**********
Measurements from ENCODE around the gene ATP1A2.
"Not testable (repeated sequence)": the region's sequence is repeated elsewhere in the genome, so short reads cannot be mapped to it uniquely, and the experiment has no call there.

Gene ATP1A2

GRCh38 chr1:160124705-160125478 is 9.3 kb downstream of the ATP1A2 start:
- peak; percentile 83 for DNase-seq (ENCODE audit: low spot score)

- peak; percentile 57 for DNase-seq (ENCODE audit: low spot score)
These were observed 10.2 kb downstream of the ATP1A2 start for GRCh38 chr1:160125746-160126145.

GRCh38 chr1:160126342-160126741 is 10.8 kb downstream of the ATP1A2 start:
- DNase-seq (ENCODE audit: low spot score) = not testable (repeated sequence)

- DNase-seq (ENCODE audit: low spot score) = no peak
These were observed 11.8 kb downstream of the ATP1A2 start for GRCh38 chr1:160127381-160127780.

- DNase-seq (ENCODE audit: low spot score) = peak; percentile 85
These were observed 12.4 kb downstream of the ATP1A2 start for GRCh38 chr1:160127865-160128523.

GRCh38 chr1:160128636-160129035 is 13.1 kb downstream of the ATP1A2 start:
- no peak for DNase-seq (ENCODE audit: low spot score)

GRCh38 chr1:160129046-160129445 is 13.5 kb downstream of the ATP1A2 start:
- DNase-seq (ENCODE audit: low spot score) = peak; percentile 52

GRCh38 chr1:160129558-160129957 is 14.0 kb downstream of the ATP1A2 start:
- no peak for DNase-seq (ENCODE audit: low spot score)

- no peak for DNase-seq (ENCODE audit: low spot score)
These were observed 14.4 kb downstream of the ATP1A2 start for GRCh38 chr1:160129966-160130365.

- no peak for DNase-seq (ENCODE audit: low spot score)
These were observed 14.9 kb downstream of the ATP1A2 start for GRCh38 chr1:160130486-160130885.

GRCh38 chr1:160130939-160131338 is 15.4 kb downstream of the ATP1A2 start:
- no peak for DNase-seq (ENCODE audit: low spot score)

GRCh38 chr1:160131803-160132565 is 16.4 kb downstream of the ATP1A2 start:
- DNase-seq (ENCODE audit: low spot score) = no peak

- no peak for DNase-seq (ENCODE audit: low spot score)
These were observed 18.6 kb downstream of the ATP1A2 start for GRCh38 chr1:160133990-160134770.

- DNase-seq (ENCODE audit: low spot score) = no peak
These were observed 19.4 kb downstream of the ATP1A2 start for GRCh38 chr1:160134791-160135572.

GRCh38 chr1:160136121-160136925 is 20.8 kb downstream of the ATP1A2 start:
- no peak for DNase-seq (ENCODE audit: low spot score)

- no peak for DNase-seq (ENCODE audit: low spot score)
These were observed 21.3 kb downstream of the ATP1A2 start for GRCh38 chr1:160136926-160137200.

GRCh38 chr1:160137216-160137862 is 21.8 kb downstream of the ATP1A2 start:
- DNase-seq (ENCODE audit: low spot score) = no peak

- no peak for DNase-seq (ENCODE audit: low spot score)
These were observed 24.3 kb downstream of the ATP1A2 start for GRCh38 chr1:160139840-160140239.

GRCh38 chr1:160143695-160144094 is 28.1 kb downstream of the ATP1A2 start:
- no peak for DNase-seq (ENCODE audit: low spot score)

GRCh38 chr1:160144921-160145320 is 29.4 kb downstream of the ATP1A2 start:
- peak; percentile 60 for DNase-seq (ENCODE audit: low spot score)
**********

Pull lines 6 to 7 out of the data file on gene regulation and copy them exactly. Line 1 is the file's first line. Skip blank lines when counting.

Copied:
- peak; percentile 57 for DNase-seq (ENCODE audit: low spot score)
These were observed 10.2 kb downstream of the ATP1A2 start for GRCh38 chr1:160125746-160126145.